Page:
Do you know someone whose troponin level in the ER was in the “elevated” or “gray area” range?

This blood test is given to people who complain of chest pain and other symptoms that can come with a heart attack.

Those other symptoms, that make a doctor suspect a possible heart attack, include shortness of breath; pain in the back, jaw and/or arm; vomiting or nausea; and sweating.

Troponin Is a Protein

“Troponin is a component of muscle cells,” says Christopher J. Hanifin, PA-C, who was previously a physician assistant in open heart surgery with Cardiothoracic Surgery of South Bend in South Bend, IN.

“When muscles cells die, they rupture and release troponin into the bloodstream.

“There are different types of troponin, and the troponins contained in heart muscle cells are very specific for cardiac tissue.

“Their appearance in the bloodstream usually indicates damage. Troponins are commonly ordered as part of a test panel called cardiac enzymes.”

This blood test is remarkably sensitive. Even the slightest elevation of this enzyme will be detected.

“Your troponin level is in the gray zone.”

Hanifin explains, “Most commonly, elevated troponins are associated with a heart attack (myocardial infarction).

“Along with a patient’s history, physical examination findings and an electrocardiogram, troponins are essential to making the diagnosis.

“There are other circumstances that can lead to elevated troponins: some cardiac and some non-cardiac.”

These include rapid pulse, chronic/congestive heart failure, pulmonary hypertension, kidney disease and prolonged intense exercise.

“They are often mildly elevated following cardiac procedures like bypass surgery,” says Hanifin.

“Trauma to the heart – such as a contusion caused by striking the steering wheel in a car accident – can cause troponins to elevate.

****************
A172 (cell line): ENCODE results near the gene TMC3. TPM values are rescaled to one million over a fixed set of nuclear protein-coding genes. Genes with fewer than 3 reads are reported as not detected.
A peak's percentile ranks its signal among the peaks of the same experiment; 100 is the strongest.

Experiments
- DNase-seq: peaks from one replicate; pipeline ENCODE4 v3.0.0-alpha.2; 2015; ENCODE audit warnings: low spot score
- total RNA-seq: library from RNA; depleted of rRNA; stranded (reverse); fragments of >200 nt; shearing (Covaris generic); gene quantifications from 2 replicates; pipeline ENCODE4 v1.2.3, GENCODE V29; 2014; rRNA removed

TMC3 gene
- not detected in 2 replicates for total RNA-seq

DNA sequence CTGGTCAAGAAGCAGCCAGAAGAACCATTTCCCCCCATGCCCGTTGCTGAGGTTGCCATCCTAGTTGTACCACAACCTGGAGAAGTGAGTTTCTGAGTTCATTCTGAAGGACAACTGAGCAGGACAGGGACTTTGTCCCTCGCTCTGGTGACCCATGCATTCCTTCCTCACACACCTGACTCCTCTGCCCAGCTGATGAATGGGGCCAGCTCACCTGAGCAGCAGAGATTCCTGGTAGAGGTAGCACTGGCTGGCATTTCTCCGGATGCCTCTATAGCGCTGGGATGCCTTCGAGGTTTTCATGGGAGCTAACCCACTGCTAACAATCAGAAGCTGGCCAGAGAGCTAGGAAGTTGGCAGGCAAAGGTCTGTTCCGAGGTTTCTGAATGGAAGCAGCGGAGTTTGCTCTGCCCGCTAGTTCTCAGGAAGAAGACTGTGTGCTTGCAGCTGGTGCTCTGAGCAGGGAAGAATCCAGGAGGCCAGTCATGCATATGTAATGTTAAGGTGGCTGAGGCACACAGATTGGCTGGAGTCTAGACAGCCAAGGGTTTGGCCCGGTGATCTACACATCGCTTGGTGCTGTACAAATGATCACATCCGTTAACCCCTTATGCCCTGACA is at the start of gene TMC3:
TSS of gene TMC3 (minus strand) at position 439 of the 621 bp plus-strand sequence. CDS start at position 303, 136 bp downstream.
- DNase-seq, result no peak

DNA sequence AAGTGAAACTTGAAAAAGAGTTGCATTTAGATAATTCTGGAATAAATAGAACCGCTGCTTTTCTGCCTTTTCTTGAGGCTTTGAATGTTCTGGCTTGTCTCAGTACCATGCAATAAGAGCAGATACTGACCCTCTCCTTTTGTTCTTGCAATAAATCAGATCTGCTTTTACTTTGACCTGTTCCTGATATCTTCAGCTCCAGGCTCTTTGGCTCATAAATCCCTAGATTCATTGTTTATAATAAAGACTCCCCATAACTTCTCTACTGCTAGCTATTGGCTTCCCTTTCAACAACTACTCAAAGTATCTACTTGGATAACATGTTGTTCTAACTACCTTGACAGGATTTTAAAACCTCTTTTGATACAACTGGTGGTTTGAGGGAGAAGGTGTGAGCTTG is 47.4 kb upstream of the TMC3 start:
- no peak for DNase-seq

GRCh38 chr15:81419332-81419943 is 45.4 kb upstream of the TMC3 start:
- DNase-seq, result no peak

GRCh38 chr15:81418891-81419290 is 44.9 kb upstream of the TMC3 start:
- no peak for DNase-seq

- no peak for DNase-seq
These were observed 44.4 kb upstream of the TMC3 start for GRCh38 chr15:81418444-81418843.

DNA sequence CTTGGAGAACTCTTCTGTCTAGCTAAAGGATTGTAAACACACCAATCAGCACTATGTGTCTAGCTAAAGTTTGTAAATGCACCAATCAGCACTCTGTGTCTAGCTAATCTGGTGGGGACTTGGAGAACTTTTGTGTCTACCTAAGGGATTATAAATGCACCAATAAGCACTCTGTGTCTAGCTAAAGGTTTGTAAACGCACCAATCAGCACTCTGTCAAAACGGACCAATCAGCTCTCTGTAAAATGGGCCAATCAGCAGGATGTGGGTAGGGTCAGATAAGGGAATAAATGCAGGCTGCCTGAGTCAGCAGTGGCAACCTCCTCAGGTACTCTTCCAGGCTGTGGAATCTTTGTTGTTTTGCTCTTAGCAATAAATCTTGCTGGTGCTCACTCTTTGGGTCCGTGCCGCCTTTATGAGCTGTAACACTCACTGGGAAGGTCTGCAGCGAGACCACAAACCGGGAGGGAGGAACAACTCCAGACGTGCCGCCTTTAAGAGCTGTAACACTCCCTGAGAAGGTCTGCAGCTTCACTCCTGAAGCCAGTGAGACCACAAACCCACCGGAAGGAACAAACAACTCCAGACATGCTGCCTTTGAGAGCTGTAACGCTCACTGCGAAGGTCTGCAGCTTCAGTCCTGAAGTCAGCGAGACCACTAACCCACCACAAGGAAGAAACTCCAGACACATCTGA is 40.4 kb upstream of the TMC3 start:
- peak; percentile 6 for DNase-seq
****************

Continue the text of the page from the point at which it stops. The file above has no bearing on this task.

“They can also elevate in the presence of a pulmonary embolism or pericarditis.”

Those are a blood clot in a lung and inflammation around the heart, respectively.

The so-called gray-zone range of a troponin blood test is not enough, by itself, for a diagnosis of heart attack.

However, a doctor will want the patient admitted if subsequent tests show an upward trend of the numerical result.

The gray-zone for cardiac troponin I is 0.05-0.19 ng/ml.

A nurse, doctor or physician assistant may deliver the result to the patient and the family present, such as, “The troponin is point zero seven, which is abnormal – what we call the gray area – but not quite in the heart attack range.”

Even a gray zone or marginal elevation will concern a doctor. This means something happened in that person’s body that warrants further investigation.

Sometimes the cause seems obvious, such as a young healthy person who was just brought in from a car accident involving chest trauma.

However, the shock of the accident may have triggered a heart attack in the seemingly healthy person.

An elevated result always means at least one more test needs to be done.

It’ll be given several hours later, since the leakage of this protein doesn’t occur immediately after a heart attack.

In fact, the result may be normal in the setting of a heart attack.

A doctor wants to see if there’s an upward trend in the symptomatic patient – a higher-number result – which would mean increasing leakage into the bloodstream.

That mildly elevated or gray-zone area might end up trending into the heart attack range.

Anyone with a result outside the normal range absolutely must remain in the ER for the next test, even if it’s scheduled for five hours later.

Since the tests must be taken several hours apart, the patient will need to be admitted if the number keeps getting higher.

Christopher J. Hanifin, PA-C, is currently Department Chair and Assistant Professor, Department of Physician Assistant, Seton Hall University, NJ.
Lorra Garrick has been covering medical, fitness and cybersecurity topics for many years, having written thousands of articles for print magazines and websites, including as a ghostwriter. She’s also a former ACE-certified personal trainer.  



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